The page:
"INGMAR BERGMAN (1918-2007)"


After the death of Kubrick not so long ago (the day he died was the first day in my life that I really felt old), and of Edward Yang very recently (not to mention Sven Nykvist, Bergman's close cinematographic compatriot, almost a year ago), the world has lost another inimitably great cinematic artist. Persona, Bergman's 1966 masterpiece, has a rightful canonical place (not yet fully granted, from what I can tell) alongside the ubiquitously and near-unanimously praised likes of La Règle du jeu, Citizen Kane, Vertigo, Breathless, 2001: A Space Odyssey, the first two Godfathers, and Taxi Driver as towering masterpieces of the medium--films no-one can call themselves a true cinéphile without having at least once given their undivided attention to. In my opinion, Winter Light, The Silence, Cries and Whispers, and Face to Face are also indispensable achievements.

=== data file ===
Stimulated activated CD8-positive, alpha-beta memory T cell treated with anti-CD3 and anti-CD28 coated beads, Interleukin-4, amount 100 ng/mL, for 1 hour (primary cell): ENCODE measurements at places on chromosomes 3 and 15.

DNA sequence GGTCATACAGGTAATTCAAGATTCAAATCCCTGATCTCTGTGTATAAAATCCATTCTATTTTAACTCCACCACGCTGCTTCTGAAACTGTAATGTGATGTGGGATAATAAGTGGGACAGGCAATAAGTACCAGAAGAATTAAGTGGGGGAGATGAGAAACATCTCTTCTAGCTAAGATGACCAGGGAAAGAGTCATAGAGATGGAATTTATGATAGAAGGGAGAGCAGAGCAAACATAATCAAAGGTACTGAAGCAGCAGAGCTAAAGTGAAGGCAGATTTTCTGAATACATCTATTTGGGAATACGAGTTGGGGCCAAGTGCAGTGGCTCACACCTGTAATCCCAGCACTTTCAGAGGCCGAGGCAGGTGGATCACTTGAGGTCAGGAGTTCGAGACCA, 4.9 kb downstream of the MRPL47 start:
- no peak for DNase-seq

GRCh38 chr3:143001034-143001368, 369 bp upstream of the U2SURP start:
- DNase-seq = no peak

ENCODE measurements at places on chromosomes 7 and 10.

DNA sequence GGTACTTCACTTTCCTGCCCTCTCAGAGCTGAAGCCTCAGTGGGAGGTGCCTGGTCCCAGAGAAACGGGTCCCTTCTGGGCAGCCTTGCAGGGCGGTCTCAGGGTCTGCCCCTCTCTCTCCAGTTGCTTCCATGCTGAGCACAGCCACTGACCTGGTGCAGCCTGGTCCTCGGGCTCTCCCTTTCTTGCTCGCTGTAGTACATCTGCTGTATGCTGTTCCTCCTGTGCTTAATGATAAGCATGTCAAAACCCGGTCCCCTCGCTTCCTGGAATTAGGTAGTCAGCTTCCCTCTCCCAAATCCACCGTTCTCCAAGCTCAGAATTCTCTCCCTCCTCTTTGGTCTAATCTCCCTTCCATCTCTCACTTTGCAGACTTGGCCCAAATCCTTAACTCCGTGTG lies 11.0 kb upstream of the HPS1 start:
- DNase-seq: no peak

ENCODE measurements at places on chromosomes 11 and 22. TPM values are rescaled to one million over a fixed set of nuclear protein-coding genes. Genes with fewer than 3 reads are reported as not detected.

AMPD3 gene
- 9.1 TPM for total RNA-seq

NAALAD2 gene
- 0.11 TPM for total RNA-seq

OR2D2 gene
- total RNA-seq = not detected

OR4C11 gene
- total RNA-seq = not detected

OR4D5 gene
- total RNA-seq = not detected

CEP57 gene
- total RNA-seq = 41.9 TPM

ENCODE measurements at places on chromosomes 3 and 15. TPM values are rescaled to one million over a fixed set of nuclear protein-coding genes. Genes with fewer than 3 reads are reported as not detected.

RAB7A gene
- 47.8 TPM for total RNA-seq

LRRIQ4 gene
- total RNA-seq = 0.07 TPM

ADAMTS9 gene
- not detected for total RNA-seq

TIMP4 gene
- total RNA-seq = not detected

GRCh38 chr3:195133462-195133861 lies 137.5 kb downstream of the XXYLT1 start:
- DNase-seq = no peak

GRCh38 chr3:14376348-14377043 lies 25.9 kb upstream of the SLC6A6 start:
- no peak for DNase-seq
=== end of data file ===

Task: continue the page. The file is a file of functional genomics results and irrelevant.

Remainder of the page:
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I composed the preceding bit of this post yesterday, but was unable to "publish" it until today. In the meanwhile, when I made my daily visit to IMDB, I discovered that yet another extremely important cinematic figure has gone: Michaelangelo Antonioni died today. His L'avventura was, in its somewhat less immediately apparent way, just as radical a marker of new heights, new artistic capabilities for the medium as Bergman's great masterpiece referenced above. The 2005 re-release of his marvelous 1975 English-language film, The Passenger (which I eagerly carved the time out of an insanely packed schedule in order to see) found me at a time when the "Antonioni touch"--a sort of existentialist transvaluation of human significance that is seen readily in his very recognizable and unique mis-en-scène--was very helpful, literally edifying to me on a very personal level. His œuvre was much more erratic than that of someone like Bergman; but he has a significant share of indelible contributions. To my mind, foremost among those are the trilogy encompassing L'avventura, La Notte, and L'eclisse, as well as Red Desert, Blow-Up and The Passenger.

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